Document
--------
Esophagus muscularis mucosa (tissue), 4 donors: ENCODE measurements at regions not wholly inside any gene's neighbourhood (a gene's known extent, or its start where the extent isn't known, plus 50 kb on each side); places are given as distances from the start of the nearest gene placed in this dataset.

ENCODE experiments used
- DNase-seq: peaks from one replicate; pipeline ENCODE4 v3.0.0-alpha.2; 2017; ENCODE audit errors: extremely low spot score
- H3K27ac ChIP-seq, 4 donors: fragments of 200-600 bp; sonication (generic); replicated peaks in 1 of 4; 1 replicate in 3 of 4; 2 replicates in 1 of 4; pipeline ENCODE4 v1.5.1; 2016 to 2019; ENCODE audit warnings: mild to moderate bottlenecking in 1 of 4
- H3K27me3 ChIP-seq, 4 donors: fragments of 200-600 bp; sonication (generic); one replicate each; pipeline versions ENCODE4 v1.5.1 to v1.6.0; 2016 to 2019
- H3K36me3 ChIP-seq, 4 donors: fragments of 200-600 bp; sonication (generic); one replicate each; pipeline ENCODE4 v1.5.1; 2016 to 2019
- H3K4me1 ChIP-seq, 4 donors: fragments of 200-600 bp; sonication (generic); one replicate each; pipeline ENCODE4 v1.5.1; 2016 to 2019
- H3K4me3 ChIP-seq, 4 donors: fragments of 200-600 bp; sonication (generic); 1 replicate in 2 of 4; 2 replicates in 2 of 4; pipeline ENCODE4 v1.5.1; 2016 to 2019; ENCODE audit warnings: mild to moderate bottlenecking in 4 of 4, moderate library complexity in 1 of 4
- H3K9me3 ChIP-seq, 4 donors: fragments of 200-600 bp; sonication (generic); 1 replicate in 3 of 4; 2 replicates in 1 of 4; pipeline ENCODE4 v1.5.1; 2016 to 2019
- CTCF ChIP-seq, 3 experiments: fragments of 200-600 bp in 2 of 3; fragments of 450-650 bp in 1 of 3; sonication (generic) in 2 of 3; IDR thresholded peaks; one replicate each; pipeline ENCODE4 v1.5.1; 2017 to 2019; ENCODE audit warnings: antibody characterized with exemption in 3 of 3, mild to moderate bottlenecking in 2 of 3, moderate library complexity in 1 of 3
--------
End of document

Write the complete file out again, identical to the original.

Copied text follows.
Esophagus muscularis mucosa (tissue), 4 donors: ENCODE measurements at regions not wholly inside any gene's neighbourhood (a gene's known extent, or its start where the extent isn't known, plus 50 kb on each side); places are given as distances from the start of the nearest gene placed in this dataset.

ENCODE experiments used
- DNase-seq: peaks from one replicate; pipeline ENCODE4 v3.0.0-alpha.2; 2017; ENCODE audit errors: extremely low spot score
- H3K27ac ChIP-seq, 4 donors: fragments of 200-600 bp; sonication (generic); replicated peaks in 1 of 4; 1 replicate in 3 of 4; 2 replicates in 1 of 4; pipeline ENCODE4 v1.5.1; 2016 to 2019; ENCODE audit warnings: mild to moderate bottlenecking in 1 of 4
- H3K27me3 ChIP-seq, 4 donors: fragments of 200-600 bp; sonication (generic); one replicate each; pipeline versions ENCODE4 v1.5.1 to v1.6.0; 2016 to 2019
- H3K36me3 ChIP-seq, 4 donors: fragments of 200-600 bp; sonication (generic); one replicate each; pipeline ENCODE4 v1.5.1; 2016 to 2019
- H3K4me1 ChIP-seq, 4 donors: fragments of 200-600 bp; sonication (generic); one replicate each; pipeline ENCODE4 v1.5.1; 2016 to 2019
- H3K4me3 ChIP-seq, 4 donors: fragments of 200-600 bp; sonication (generic); 1 replicate in 2 of 4; 2 replicates in 2 of 4; pipeline ENCODE4 v1.5.1; 2016 to 2019; ENCODE audit warnings: mild to moderate bottlenecking in 4 of 4, moderate library complexity in 1 of 4
- H3K9me3 ChIP-seq, 4 donors: fragments of 200-600 bp; sonication (generic); 1 replicate in 3 of 4; 2 replicates in 1 of 4; pipeline ENCODE4 v1.5.1; 2016 to 2019
- CTCF ChIP-seq, 3 experiments: fragments of 200-600 bp in 2 of 3; fragments of 450-650 bp in 1 of 3; sonication (generic) in 2 of 3; IDR thresholded peaks; one replicate each; pipeline ENCODE4 v1.5.1; 2017 to 2019; ENCODE audit warnings: antibody characterized with exemption in 3 of 3, mild to moderate bottlenecking in 2 of 3, moderate library complexity in 1 of 3